Risk in data centre gold rush

A number of new hyperscalers have entered the market, mainly in Johor, putting the planned DC capacity build-out at a massive 1,400MW over the next 10 years or so. — Photo: Image by rorozoa on Freepik

IN a gold rush, sell shovels. This is already evident in the Malaysian data centre (DC) boom.

A number of Malaysian landowners have reaped decent gains by selling land to DC operators, mainly in Johor. Some are winning construction and engineering contracts from DC operators, while others provide electricity-related services, which are much needed by energy-guzzling DCs that want to hook up to the national grid.

Just like during the California gold rush, those who tirelessly searched for specks of gold didn’t come out as well as the suppliers of shovels.

So where are the risks? First, we need to understand that there are generally two types of investors driving the phenomenal growth of DCs in Malaysia.

The more common one is led by local players like YTL and foreign investors like Bridge Data Centres. This group builds DCs to be used by third parties.

Their concept is similar to the older generation of local DC operators such as Telekom Malaysia Bhd (TM), TimedotCom and Basis Bay.

The difference is that the new players fall into the category of “hyperscalers” in industry lingo. They are building significantly larger DCs. YTL’s data centre park in Johor alone will have a 500 megawatt (MW) capacity, which is more than all the existing DC capacity built by the local players.

A number of new hyperscalers have entered the market, mainly in Johor, putting the planned DC capacity build-out at a massive 1,400MW over the next 10 years or so.

The other group of new DC operators coming into Malaysia are the giant cloud computing providers who prefer to build and run their own DCs.

Microsoft, which recently said it would invest over RM10bil in Malaysia, falls into this category. But the size and capital expenditure of Microsoft’s DC remains unclear, as the mentioned sum is generally for cloud and artificial intelligence (AI) infrastructure. Presumably a chunk of that will go towards building its DC here.

Recall that Crescendo Corp Bhd has sold a few pieces of land in Johor to Microsoft for close to RM450mil and presumably this is where one of Microsoft’s own DCs are going to be located.

In Singapore, a significant portion of the existing 1GW of DC capacity has been built by the cloud players themselves, including Google and Amazon Web Services.

For now, it is the former group, the third-party DCs, which is making a larger splash in Malaysia, considering the large number of them buying up land, primarily in Johor, to build their hyperscale DCs.

Who exactly is going to use all that DC capacity? Surely these DC operators need sufficient take-up before they plonk in all that capital expenditure?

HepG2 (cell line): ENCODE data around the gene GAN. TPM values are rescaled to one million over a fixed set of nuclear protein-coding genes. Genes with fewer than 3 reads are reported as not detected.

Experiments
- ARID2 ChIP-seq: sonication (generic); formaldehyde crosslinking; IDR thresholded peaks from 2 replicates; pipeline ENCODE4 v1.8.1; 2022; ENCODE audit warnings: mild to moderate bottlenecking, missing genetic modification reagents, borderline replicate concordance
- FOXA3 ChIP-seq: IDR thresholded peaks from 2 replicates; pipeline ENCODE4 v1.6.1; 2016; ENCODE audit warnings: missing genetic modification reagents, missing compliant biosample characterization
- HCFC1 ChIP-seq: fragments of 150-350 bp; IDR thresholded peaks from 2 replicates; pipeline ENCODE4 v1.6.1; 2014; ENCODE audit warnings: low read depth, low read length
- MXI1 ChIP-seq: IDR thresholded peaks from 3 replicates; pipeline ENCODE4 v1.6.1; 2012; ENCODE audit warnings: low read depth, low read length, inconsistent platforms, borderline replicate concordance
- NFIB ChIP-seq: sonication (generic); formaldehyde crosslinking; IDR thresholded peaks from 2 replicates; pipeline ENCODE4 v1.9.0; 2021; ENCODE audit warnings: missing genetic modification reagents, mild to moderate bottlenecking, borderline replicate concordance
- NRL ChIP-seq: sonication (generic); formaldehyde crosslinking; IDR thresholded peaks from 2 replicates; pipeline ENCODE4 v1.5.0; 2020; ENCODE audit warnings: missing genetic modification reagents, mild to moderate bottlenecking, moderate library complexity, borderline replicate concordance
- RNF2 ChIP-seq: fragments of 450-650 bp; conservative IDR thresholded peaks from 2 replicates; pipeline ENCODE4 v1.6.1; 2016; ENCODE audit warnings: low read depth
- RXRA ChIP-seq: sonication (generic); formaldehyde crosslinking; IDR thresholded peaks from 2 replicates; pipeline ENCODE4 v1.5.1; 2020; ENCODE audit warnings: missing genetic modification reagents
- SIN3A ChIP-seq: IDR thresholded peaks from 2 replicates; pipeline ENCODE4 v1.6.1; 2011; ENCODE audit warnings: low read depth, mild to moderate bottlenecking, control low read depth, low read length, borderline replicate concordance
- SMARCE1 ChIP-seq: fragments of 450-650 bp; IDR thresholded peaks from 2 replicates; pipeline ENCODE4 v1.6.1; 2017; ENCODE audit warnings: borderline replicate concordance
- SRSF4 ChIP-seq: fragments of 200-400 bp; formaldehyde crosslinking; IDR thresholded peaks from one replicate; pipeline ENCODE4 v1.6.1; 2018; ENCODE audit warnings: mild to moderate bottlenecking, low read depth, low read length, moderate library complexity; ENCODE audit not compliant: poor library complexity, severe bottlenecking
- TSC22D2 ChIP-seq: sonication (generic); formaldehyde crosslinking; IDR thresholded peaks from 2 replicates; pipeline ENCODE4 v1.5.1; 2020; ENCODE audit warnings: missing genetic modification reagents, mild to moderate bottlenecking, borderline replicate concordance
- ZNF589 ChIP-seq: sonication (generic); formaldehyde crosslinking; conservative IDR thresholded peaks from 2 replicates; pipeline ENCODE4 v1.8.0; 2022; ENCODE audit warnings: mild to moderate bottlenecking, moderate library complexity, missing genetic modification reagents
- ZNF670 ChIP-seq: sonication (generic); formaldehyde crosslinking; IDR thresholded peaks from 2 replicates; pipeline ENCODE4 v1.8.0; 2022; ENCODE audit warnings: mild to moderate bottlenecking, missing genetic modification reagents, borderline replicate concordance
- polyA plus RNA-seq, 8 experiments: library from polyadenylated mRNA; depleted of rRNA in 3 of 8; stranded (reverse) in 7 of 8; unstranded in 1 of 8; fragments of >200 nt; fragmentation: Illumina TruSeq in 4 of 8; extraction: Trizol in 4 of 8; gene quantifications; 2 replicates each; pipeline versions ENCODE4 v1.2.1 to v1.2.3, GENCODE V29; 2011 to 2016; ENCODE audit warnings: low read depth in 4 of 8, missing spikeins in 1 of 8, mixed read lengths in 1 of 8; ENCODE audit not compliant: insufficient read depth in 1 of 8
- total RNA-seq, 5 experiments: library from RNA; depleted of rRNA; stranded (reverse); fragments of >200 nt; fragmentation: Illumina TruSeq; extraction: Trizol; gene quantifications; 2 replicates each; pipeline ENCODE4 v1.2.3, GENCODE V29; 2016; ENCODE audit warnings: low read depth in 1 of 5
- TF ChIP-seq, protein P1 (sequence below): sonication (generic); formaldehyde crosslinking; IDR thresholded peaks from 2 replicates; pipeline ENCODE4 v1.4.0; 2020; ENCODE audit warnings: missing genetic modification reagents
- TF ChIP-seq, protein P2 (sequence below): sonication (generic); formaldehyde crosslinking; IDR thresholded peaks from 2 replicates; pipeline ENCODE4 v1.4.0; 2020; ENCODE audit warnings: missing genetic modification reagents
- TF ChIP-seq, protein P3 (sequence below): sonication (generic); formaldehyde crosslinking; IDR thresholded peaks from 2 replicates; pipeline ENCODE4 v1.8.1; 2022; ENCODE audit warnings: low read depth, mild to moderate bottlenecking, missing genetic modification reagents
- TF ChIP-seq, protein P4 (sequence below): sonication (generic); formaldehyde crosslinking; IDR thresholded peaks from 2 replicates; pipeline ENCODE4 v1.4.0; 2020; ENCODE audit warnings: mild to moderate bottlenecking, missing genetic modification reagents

We should note, before we move on, that the existing DCs in Malaysia, such as TM and TIME Dotcom Bhd, cater to the needs of Malaysian companies, such as banks and telecommunications companies, as well as some smaller international cloud service providers.

It is unlikely that these users are the ones taking up the new massive DC capacity being built up in Malaysia.

One “off-taker” of the new DCs has already been revealed to be Shopee’s parent company SEA Ltd, which is said to be taking up 48MW of the 500MW DC being put up by YTL. This is a work in progress.

But who is going to be using the other hundreds of MW of new capacity being built by the hyperscalers in Malaysia? This is where the big risk is.

Those who are convinced that there will be no dearth of demand point to one thing — the AI revolution taking the world by storm. According to their thinking, AI will touch almost every aspect of our lives, so there will be a massive demand for data storage, processing, and access. Hence, the third party-run DCs are building up their capacity to tap those opportunities.

Most of the new DC operators coming to Malaysia do not disclose who their clients are. Word on the street in the local DC industry scene points to one Internet giant becoming perhaps the single largest user of the third-party DCs being built in Malaysia — China-based ByteDance, the owner of the popular social media platform TikTok.

If true, it would mean that at least for now, Bytedance and TikTok are single-handedly driving the DC build-up craze in Malaysia. Interestingly, one reason why Bytedance would be so keen to use DCs in Malaysia could be related to the US-China trade war and sanctions.

Recall that YTL’s partner for its DC in Malaysia is none other than US multinational technology company Nvidia Corp. The YTL data centre will be powered by Nvidia’s powerful AI chips and supercomputers.

Chinese companies such as Bytedance are hard-pressed to access such infrastructure due to the trade sanctions which, this week, took another upturn.

However, having one or even two giant companies as the main users of all the DC capacity being built up in Malaysia does pose a risk that we know as the single customer risk. It is important to note, however, that the risk can be decreased if there are more users for the third-party DCs being built up.

This article first appeared in Star Biz7 weekly edition.

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